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Reviews From the Home Video Basket: ‘The Road’ (a.k.a. Survival of the Fittest)

Reviews From the Home Video Basket: 'The Road' (a.k.a. Survival of the Fittest)

I watch lots of movies (old and new) weekly, mostly at home, on cable TV, Netflix and Amazon primarily, usually as I’m working on S&A, but I rarely write about what I screen, if only because I don’t have the time. But I’ll make a concerted effort to do so from now on, and publish here. Consider them quickies, starting with “The Road.”

This is one terribly bleak film. But I wouldn’t have it any other way; after all, it’s a post-apocalyptic tale in which the world as we know it has been destroyed by an unnamed cataclysmic event, that apparently killed off much of civilization and almost all life on earth. The few human survivors include a father and his young son, played believably by the always reliable Viggo Mortensen, and new-comer Kodi Smit-McPhee.

The inseparable pair, visibly affected by the destruction around them, covered in layers of sooted, tattered clothing, traverse the barren landscape, morning and night, their few belongings in tow, constantly searching for sustenance where there’s none to be found, while fending off other survivors who are very much in the same predicament – some who’ve turned to cannibalism.

Socio-economic class be damned; level of education means nothing; money buys nothing; men and women are animals, devoid of any human attributes or civilizing influences. Man has become beast – purely instinctive, concerned with one thing, and one thing only – its survival, by any means necessary.

However, this isn’t your typical end-of-the-world Hollywood tale; there are no zombies, no vampires, no cyborgs, no viruses. Just human beings like you and I, who find themselves alone and more desperate and helpless than they’ve likely ever been, in a time and place where death would actually be a luxury. There’s no trust; you’re suspicious of every single person you cross paths with, as they are of you; and you carry a weapon in the event that you need to protect yourself and/or your belongings, or worse, kill yourself if you can’t, otherwise risk becoming fodder for someone else’s rotisserie.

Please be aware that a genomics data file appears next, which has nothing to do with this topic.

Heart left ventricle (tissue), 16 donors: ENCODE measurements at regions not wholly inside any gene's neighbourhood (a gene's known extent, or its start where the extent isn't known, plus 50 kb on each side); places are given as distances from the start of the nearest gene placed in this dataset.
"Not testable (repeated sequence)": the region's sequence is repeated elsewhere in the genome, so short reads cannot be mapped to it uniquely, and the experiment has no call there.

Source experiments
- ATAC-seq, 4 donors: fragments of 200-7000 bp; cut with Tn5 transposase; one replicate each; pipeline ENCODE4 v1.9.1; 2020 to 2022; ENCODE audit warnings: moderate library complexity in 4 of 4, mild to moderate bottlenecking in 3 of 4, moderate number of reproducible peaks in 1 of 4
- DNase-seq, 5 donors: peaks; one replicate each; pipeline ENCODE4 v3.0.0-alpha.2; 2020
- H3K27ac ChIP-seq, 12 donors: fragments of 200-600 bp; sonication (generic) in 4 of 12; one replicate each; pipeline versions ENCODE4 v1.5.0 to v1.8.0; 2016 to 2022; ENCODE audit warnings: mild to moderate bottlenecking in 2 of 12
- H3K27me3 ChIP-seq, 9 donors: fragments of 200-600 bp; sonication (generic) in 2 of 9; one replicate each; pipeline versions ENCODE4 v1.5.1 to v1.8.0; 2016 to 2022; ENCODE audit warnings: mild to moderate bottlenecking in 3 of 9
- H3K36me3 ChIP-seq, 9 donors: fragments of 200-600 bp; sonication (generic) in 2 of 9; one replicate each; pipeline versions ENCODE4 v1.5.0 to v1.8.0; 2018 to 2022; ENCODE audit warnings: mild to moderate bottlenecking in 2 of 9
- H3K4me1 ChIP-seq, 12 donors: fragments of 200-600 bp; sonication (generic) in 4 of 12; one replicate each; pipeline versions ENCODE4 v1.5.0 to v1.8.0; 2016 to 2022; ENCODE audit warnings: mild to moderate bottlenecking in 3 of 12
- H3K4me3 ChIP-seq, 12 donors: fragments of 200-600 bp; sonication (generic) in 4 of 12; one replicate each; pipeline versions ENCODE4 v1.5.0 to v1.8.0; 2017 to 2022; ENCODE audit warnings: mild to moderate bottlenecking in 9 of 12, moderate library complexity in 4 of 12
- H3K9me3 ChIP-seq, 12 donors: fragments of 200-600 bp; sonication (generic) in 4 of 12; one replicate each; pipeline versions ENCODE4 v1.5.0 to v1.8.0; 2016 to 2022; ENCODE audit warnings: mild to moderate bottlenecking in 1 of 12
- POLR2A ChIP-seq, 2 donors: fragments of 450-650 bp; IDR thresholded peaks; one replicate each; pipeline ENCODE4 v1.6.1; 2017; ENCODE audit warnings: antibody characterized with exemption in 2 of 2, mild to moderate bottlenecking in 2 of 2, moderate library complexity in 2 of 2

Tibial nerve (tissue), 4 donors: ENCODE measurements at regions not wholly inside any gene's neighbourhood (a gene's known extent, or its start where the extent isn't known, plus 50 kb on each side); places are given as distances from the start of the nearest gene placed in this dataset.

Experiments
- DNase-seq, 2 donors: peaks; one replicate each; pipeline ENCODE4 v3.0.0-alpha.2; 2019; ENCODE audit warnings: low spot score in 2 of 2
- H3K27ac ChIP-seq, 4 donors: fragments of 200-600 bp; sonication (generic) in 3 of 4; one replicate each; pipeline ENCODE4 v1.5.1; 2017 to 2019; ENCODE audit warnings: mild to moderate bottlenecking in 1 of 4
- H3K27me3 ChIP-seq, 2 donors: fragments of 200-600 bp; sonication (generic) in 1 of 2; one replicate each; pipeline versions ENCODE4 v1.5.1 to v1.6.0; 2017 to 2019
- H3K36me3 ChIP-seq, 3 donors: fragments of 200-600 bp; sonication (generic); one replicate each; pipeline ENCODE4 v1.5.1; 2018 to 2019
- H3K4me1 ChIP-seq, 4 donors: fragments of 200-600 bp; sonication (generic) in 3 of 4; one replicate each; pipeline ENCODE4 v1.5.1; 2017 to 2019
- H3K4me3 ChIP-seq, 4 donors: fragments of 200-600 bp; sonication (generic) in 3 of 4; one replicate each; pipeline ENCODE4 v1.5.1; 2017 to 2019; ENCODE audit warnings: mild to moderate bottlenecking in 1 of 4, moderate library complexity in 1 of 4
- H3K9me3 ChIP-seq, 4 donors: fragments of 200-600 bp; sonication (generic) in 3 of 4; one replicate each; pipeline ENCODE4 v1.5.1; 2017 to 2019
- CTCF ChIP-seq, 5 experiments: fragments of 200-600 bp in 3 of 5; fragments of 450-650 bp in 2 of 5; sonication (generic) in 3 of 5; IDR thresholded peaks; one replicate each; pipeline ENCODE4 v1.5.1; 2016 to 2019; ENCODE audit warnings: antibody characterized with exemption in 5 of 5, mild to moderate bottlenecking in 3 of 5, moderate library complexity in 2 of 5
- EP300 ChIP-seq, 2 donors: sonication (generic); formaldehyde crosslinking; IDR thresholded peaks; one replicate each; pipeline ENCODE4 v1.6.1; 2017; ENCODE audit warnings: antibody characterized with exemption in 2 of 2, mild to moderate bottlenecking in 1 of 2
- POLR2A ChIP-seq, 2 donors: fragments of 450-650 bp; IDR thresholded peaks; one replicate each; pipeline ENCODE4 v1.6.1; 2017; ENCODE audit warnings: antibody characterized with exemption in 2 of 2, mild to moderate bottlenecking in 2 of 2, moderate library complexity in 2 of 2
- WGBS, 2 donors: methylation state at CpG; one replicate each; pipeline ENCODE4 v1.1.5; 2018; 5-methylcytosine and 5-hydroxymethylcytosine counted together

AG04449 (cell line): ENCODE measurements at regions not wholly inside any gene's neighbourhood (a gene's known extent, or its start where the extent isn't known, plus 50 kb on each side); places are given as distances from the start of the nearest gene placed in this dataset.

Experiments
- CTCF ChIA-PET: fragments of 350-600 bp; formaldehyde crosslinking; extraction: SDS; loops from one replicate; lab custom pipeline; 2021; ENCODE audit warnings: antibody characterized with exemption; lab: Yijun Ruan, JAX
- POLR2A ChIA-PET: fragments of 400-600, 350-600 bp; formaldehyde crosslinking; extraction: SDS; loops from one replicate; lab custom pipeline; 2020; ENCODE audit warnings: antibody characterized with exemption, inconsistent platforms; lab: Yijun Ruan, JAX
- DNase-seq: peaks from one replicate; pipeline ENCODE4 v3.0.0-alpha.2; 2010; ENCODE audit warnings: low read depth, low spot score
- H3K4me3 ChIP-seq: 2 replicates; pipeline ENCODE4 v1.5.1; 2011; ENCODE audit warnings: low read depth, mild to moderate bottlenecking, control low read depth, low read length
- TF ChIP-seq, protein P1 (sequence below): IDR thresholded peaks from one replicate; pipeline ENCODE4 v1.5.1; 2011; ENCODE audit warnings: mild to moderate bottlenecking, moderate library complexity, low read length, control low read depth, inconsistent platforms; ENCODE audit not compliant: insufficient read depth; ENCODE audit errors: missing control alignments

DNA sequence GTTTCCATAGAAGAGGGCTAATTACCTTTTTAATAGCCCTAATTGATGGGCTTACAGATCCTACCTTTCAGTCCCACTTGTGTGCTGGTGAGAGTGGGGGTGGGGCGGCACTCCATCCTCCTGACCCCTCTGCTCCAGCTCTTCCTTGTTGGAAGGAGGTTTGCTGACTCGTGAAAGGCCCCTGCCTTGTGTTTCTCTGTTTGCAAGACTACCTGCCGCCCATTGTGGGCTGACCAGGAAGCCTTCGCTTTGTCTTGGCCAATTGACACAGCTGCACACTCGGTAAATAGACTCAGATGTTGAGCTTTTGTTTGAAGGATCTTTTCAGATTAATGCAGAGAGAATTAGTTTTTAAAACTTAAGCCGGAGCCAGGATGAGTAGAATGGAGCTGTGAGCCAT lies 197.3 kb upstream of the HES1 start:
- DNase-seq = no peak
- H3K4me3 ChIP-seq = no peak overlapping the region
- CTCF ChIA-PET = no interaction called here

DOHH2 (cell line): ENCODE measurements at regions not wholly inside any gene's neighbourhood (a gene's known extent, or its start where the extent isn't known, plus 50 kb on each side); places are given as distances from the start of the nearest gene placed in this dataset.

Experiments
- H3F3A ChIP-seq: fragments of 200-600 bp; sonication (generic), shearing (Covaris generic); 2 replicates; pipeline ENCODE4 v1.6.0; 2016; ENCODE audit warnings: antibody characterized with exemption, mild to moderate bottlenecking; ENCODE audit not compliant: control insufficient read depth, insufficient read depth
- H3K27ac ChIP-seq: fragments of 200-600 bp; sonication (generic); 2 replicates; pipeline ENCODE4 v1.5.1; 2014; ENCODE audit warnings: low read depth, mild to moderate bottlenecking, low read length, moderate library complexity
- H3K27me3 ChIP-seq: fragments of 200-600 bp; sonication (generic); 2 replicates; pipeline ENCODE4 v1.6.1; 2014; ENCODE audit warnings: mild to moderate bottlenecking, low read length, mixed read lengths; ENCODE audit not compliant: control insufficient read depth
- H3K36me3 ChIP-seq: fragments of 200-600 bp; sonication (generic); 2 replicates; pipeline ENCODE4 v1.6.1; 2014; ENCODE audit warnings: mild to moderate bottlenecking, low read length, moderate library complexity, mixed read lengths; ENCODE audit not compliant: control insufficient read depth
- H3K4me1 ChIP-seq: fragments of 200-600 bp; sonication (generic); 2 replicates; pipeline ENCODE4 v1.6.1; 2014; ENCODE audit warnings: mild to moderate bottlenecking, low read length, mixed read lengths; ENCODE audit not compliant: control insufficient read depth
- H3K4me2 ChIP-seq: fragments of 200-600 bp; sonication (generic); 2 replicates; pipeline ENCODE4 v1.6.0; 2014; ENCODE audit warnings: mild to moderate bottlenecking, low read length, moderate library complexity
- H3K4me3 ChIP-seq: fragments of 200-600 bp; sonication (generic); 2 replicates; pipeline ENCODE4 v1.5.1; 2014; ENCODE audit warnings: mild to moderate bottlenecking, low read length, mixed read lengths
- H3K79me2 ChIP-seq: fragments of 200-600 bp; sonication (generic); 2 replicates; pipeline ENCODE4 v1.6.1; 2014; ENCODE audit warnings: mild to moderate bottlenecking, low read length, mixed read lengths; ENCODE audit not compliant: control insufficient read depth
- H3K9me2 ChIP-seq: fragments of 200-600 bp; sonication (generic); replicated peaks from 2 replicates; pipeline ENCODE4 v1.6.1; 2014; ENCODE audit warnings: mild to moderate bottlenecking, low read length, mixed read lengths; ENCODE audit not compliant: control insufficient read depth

And that’s the journey on which we accompany father and son for almost 120 minutes. Days and nights seem to blur into one another, and one isn’t always immediately certain of how much time has passed from one moment to the next, which can be frustrating, but which makes sense. So your patience might be tested if you’re the type who prefers a “tour guide” and the frequent on-screen jolt to stay involved, as there really aren’t many. A few moments of tension exist, specifically when the pair does encounter other survivors; however, those scenes are ephemeral, and even somewhat anticlimactic.

Ultimately, it’s a father’s quest to protect his son in the face of hellish adversity; and also to prepare him for the possibility of a time when father succumbs to disability or death, and son is left alone with no one else to rely on but himself. Despite a few flashes of joy, or more like relief, as in when they discover a cellar stocked with food, nothing gets better; the journey becomes increasingly burdensome, and there are no signs of improvement in, or recovery from the apocalypse that surrounds them. Survival is relentless struggle.

“What would I do?,” I kept asking myself, if I was one of them. Put a pistol in my mouth and pull the trigger, as father demonstrated to son in preparation for what may eventually come to pass; or continue “carrying the fire?”

What would you do?

Contributing bit performances by Charlize Theron, Robert Duvall, Guy Pearce and Michael K. Williams are mostly stellar; however, I couldn’t help but cringe a little during Michael K. Williams’ single scene, towards the end of the film, when he’s forced, at gun point, by Viggo’s character, into a rather compromising position. If you’ve seen the film, you’ll obviously know what I’m referring to. No, I’m not crying “racism;” suffice it to say that it’s revealing how certain images seem to take on a completely new meaning, when skin color is introduced.

I’m a black man, and it is through that lens that I see the world around me – including film art. Therefore, I will likely, instinctively, react differently to certain kinds of stimuli, compared to a white man, whose life experiences vastly differ from mine. It’s not a matter of whether it’s right or wrong; it just is.

I also wondered what the film would look like if this was a tale about a black father and his son – a rarity. 

But I still recommend “The Road;” just keep in mind that this is Cormac McCarthy’s post-apocalyptic tale, not Richard Matheson’s.

And don’t be fooled by its trailer which I embedded below. It’s not the non-stop action/thriller that it purports to be.

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